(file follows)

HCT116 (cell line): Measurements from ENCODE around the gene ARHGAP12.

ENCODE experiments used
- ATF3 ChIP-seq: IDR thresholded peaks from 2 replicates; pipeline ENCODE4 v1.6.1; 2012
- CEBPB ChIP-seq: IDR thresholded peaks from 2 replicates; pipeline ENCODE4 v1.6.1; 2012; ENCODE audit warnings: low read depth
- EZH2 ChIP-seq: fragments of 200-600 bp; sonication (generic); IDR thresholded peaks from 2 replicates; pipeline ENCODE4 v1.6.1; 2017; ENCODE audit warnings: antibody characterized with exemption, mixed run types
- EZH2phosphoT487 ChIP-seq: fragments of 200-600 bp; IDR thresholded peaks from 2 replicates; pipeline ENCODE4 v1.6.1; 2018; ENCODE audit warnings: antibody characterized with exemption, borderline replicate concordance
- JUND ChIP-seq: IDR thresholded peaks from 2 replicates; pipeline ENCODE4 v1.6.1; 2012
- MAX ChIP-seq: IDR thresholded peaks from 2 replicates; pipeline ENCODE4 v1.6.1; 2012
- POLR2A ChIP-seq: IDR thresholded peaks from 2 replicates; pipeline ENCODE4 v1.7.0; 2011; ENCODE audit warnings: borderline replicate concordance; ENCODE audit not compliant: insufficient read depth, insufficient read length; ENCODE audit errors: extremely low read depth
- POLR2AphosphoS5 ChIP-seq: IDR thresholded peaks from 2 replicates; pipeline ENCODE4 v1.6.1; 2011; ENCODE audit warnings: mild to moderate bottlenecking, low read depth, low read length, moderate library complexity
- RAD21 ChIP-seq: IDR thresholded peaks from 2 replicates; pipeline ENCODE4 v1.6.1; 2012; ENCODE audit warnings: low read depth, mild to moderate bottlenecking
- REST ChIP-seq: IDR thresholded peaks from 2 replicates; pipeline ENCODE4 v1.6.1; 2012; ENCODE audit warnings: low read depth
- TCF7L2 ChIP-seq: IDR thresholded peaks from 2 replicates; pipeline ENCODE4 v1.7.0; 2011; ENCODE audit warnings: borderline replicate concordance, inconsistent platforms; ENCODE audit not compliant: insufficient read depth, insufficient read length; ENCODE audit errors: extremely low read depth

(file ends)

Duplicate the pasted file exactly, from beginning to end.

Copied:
HCT116 (cell line): Measurements from ENCODE around the gene ARHGAP12.

ENCODE experiments used
- ATF3 ChIP-seq: IDR thresholded peaks from 2 replicates; pipeline ENCODE4 v1.6.1; 2012
- CEBPB ChIP-seq: IDR thresholded peaks from 2 replicates; pipeline ENCODE4 v1.6.1; 2012; ENCODE audit warnings: low read depth
- EZH2 ChIP-seq: fragments of 200-600 bp; sonication (generic); IDR thresholded peaks from 2 replicates; pipeline ENCODE4 v1.6.1; 2017; ENCODE audit warnings: antibody characterized with exemption, mixed run types
- EZH2phosphoT487 ChIP-seq: fragments of 200-600 bp; IDR thresholded peaks from 2 replicates; pipeline ENCODE4 v1.6.1; 2018; ENCODE audit warnings: antibody characterized with exemption, borderline replicate concordance
- JUND ChIP-seq: IDR thresholded peaks from 2 replicates; pipeline ENCODE4 v1.6.1; 2012
- MAX ChIP-seq: IDR thresholded peaks from 2 replicates; pipeline ENCODE4 v1.6.1; 2012
- POLR2A ChIP-seq: IDR thresholded peaks from 2 replicates; pipeline ENCODE4 v1.7.0; 2011; ENCODE audit warnings: borderline replicate concordance; ENCODE audit not compliant: insufficient read depth, insufficient read length; ENCODE audit errors: extremely low read depth
- POLR2AphosphoS5 ChIP-seq: IDR thresholded peaks from 2 replicates; pipeline ENCODE4 v1.6.1; 2011; ENCODE audit warnings: mild to moderate bottlenecking, low read depth, low read length, moderate library complexity
- RAD21 ChIP-seq: IDR thresholded peaks from 2 replicates; pipeline ENCODE4 v1.6.1; 2012; ENCODE audit warnings: low read depth, mild to moderate bottlenecking
- REST ChIP-seq: IDR thresholded peaks from 2 replicates; pipeline ENCODE4 v1.6.1; 2012; ENCODE audit warnings: low read depth
- TCF7L2 ChIP-seq: IDR thresholded peaks from 2 replicates; pipeline ENCODE4 v1.7.0; 2011; ENCODE audit warnings: borderline replicate concordance, inconsistent platforms; ENCODE audit not compliant: insufficient read depth, insufficient read length; ENCODE audit errors: extremely low read depth